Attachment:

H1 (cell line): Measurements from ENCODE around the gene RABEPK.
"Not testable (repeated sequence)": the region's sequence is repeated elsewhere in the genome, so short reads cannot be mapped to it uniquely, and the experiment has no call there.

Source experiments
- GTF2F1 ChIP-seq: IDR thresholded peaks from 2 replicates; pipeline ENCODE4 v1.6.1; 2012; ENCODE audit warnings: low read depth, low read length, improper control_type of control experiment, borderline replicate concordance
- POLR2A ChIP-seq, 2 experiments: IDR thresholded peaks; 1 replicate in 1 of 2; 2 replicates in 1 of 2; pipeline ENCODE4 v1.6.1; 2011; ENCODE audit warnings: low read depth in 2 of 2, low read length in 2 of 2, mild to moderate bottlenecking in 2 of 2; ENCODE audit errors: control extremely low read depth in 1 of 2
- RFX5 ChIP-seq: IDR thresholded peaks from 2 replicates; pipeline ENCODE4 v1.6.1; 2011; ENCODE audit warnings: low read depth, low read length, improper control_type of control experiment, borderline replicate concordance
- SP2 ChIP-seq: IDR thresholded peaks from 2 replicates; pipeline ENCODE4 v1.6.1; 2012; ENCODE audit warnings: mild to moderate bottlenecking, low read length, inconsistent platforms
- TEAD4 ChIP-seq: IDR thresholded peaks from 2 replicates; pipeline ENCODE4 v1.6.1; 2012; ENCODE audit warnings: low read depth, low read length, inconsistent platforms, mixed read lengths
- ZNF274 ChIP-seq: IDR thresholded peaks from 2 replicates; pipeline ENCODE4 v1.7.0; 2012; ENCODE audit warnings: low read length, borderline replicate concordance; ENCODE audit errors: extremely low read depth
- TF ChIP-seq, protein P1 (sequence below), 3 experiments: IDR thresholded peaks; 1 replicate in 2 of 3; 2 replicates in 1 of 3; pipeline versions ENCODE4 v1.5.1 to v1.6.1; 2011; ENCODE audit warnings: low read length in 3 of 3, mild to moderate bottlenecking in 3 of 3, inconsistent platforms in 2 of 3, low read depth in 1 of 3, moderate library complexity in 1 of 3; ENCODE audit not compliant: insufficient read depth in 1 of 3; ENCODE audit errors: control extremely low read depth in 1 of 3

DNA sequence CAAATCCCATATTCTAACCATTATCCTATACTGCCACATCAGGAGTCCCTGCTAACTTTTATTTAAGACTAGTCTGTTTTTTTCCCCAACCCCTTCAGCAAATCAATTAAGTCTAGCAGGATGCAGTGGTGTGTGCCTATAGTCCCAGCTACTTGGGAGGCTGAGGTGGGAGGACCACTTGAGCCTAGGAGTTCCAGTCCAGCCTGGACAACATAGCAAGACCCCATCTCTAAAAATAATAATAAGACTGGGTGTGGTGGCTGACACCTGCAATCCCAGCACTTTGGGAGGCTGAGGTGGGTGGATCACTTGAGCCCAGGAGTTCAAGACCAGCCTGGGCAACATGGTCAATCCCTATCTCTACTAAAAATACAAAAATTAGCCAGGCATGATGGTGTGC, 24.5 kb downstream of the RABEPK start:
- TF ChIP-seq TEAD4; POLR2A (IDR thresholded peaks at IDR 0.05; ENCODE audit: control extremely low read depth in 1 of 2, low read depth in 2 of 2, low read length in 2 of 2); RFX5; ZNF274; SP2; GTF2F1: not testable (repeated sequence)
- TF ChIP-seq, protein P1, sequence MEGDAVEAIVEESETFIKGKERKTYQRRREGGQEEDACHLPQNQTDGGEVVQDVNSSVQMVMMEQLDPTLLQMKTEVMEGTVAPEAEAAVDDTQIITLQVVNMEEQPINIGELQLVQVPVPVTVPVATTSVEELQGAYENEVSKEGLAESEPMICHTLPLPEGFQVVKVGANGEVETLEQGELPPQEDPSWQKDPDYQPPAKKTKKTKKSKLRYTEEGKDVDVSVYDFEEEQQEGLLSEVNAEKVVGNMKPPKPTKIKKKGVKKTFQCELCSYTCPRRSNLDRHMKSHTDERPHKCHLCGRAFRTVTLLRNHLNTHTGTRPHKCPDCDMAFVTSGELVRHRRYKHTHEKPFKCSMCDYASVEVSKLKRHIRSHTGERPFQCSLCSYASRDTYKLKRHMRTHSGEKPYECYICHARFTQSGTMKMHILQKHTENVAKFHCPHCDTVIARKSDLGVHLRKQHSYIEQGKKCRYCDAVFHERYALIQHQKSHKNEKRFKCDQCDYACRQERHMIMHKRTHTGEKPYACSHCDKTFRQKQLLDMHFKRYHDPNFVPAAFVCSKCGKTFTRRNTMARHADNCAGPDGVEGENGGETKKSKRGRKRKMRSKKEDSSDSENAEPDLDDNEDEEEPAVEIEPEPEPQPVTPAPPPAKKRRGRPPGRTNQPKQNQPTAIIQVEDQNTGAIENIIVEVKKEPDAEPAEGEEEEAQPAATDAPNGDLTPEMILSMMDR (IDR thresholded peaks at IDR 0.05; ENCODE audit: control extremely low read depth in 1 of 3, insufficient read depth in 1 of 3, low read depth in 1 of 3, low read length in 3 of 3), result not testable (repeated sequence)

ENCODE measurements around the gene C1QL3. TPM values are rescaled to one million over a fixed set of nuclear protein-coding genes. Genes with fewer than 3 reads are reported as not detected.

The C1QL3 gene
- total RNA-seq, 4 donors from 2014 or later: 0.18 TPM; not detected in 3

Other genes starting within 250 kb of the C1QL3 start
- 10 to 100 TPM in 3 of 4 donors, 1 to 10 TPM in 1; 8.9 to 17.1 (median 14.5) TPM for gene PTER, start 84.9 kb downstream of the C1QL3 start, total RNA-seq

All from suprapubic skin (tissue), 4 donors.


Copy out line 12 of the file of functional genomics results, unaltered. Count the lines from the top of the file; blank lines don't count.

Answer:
- TF ChIP-seq TEAD4; POLR2A (IDR thresholded peaks at IDR 0.05; ENCODE audit: control extremely low read depth in 1 of 2, low read depth in 2 of 2, low read length in 2 of 2); RFX5; ZNF274; SP2; GTF2F1: not testable (repeated sequence)